Gausman confident Manoah breaks on through to the other side
Veteran righthander recalls his own career low points
Ace starter Kevin Gausman missed his teammate’s departure from the clubhouse, but he has plans to reach out to teammate Alek Manoah, who had been optioned to the Florida Complex League on Tuesday. It was mid-afternoon that day that Kevin Gausman arrived at Rogers Centre ahead of his own start against the Astros. He had missed the sudden and unexpected news of the demotion for Manoah, told in an emotional meeting with manager John Schneider and pitching mentor Pete Walker that his services at the major-league level were no longer required. In a career with very little in the way of wobble, this had to be a low point for the 25-year-old Manoah.
It was a couple of days later before Game 4 of the series and Gausman had not yet had the opportunity to talk to or text his younger teammate, but when he does he promises nothing but support and encouragement for a fallen friend who in his five pro seasons had already been rewarded as second runner-up in ’22 Cy Young voting, became a mic’d up legend at the All-Star Game and was Jays’ Opening Day starter.
“It’s tough,” Gausman said. “I can’t truly understand what he’s going through, because I didn’t have the success that he’s had, early in his career. That’s what’s so tough mentally. You know, we’ll just try to be here for him and whatever questions he asks, we’re going to answer him. We’re here to support him, to get him back to who he is.”
What Gausman can recall is his own career nadir. Granted, he had fallen from a lower ledge.
“My low point was probably ’19,” Gausman explained. “I was with Atlanta. I had been on the IL in Florida. I had plantar fasciitis. I was having the worst year of my career and when I came back, I only made three starts and then I got DFA’d by the Braves. I had a (6.19) ERA at the time. It was a pretty good sample size, but that was definitely the low point.”
However, with not much more thought, there’s more. The ups and downs for the 32-year-old current AL leader in strikeouts, now at the top of his game, stretched from 2017 to the off-season, 2019-20, when he played with four different major-league teams – O’s, Braves, Reds and Giants -- with little love and less success.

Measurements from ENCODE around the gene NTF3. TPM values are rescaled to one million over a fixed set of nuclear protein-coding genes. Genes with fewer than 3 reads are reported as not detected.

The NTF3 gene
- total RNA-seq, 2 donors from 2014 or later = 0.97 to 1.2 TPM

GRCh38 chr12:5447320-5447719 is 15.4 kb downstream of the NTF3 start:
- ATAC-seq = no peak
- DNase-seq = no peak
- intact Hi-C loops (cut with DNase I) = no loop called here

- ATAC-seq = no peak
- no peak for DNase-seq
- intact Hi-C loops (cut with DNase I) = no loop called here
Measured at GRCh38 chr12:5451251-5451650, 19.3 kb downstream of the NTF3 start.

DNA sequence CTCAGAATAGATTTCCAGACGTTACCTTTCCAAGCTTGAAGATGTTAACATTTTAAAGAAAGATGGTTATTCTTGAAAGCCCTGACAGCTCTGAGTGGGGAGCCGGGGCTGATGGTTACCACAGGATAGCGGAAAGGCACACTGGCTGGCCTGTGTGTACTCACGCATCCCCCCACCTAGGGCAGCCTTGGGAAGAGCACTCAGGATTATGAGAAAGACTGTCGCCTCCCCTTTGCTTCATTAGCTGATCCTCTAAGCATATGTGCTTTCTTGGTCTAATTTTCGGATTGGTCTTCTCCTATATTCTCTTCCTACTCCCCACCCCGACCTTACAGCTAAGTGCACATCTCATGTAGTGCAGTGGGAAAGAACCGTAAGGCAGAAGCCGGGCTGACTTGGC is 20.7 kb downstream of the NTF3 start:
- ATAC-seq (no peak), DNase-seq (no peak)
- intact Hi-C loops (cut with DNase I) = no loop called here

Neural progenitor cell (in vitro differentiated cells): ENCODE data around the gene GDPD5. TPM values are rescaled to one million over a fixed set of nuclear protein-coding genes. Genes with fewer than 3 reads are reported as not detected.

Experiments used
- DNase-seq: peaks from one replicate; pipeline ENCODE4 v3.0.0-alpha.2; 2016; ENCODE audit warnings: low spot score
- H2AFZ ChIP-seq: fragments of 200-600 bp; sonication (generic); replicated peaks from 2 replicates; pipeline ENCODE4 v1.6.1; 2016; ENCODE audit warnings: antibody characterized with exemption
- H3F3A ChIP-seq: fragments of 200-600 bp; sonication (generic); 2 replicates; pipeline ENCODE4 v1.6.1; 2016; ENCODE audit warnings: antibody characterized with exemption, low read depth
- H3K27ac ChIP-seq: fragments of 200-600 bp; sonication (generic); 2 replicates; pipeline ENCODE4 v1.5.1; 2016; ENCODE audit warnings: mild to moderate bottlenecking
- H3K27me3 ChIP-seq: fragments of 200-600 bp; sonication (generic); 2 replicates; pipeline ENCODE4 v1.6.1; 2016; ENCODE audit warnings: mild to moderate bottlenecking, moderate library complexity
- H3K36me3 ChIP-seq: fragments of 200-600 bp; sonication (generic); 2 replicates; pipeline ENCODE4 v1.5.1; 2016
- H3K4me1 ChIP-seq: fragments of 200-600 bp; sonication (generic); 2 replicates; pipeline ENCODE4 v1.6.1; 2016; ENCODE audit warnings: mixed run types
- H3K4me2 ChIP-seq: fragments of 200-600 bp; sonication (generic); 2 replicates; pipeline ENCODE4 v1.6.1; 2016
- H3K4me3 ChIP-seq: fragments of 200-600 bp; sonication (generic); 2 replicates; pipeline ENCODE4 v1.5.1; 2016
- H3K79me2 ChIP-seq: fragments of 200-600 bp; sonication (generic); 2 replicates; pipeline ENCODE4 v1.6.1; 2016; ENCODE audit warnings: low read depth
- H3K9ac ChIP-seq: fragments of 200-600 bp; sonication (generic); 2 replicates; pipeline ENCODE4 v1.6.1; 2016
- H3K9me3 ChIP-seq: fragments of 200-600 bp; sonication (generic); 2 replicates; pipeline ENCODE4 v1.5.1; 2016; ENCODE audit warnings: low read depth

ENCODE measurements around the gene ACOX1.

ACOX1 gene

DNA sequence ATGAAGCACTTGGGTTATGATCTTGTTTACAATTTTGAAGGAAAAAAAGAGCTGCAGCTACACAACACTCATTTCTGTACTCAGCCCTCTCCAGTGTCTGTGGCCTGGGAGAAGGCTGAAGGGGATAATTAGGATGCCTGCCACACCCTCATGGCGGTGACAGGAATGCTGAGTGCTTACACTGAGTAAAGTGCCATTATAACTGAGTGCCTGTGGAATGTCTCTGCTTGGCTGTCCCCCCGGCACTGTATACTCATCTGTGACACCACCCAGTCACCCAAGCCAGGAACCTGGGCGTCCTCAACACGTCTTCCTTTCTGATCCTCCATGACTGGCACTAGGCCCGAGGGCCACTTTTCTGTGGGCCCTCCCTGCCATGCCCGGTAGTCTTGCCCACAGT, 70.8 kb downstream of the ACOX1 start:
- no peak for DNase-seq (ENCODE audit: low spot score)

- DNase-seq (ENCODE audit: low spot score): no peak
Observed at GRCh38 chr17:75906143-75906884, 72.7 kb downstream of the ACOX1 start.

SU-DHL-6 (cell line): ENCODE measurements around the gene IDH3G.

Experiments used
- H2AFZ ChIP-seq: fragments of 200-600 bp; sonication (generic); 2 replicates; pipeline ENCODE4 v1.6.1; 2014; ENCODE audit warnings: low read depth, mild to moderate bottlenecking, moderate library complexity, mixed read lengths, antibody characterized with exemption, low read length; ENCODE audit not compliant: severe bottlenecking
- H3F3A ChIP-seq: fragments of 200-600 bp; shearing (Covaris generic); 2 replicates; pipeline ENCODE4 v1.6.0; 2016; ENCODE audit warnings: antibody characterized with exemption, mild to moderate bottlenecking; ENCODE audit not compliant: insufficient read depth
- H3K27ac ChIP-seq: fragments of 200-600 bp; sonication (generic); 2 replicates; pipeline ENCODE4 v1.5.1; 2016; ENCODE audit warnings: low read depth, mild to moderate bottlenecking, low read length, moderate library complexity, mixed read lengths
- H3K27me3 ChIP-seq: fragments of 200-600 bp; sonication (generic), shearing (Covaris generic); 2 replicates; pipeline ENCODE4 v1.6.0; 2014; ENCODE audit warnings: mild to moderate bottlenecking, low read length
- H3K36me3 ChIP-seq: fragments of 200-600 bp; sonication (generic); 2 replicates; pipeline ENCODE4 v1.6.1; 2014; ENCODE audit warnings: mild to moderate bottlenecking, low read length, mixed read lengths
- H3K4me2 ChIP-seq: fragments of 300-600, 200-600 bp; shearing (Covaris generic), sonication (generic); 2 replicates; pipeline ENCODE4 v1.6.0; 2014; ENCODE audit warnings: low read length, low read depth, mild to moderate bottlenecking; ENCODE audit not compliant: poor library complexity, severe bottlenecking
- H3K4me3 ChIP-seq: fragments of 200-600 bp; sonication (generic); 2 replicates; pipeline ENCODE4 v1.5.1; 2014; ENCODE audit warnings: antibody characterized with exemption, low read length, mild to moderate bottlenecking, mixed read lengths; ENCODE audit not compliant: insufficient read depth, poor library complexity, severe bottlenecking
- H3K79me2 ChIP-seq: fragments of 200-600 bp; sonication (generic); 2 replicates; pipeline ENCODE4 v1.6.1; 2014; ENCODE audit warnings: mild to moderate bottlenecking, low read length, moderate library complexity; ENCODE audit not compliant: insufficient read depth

“(Another low) was after that (‘19) season being non-tendered by Cincinnati and becoming a free agent, after spending the last three months in the bullpen. So going into that off-season I didn’t really know what to expect, what teams were going to be looking at me as, either a reliever or a starter. So, a lot of question marks.”
Just after the birth of their first daughter, Sadie, Kevin and Taylor Gausman were forced to have a meaningful discussion about the future.
“I had some serious conversations with my wife,” Gausman explained “Hey, I’ve got six years in. We’ve had a good career, to this point. We just had our first kid. Do we just kind of call it. Thank God, everything has worked out.
“But this game is tough. It will humble anybody. And it might humble you in Year 10. It might humble you in Year 2. So, it’s just about learning from those experiences. The toughest thing to tell (Manoah) is something we’ve been telling him, that he’s going to be better after he gets through this. You obviously don’t want to hear that as you’re going through it, though.”
Drafted fourth overall by the O’s in 2012, Gausman wears his No. 34 to honour Roy Halladay, a fellow Coloradan. Whenever he does reach out to Manoah at the Player Development Complex in Florida, he has this advice that he heard as a young pitcher, much earlier in his career.
“One of the best quotes I’ve ever heard is that “pitching is a constant striving for perfection with the realization that you’ll never get there,’”Gausman said. “That’s something I think about every day. You try to be perfect, but, in reality, it’s a really hard game and what we’re trying to do is insane, when you think about it.
“You look around the league and nobody has a smooth sail throughout their career, especially as a pitcher. Whether it’s health or just stuff. The physicality of being a starting pitcher is tough on certain guys. You look around and it kind of humbles you that nobody has it all figured out. That helps you to just know that.”
Kevin was reminded that whenever it does happen that he reaches out via text or phone to console Manoah, he will not be the first member of the Gausman family to wrap their arms around the talented 25-year-old in an attempt to comfort him at an emotional low point. He was reminded of three-year-old daughter, Sadie, who after Manoah’s wild-card debacle in October, walked shyly over and wrapped her arms around Alek’s neck as he sat at his locker, head buried in his hands. At the sweet memory, Gausman smiled at his elder daughter’s concern.
“Yeah, she’s a sweetheart,” Gausman said, with the tone of a father. “Very empathetic and that’s one thing both my daughters (Sadie and Sutton) have. That’s one of their best qualities, so I love that they’re able to recognize when someone’s upset and want to help them out.”
Earlier on Thursday, GM Ross Atkins addressed the Manoah demotion. He would not put a timetable on Manoah’s return, but agreed that he is not being punished at the PDC and would not be in the rotation every five days against draft picks and leftover prospects from four full-season clubs. He is there to rebuild his repertoire with the help of analysts in the pitching lab and to come back whole on the other side. The PDC was always a better option for Manoah than would be AAA-Buffalo.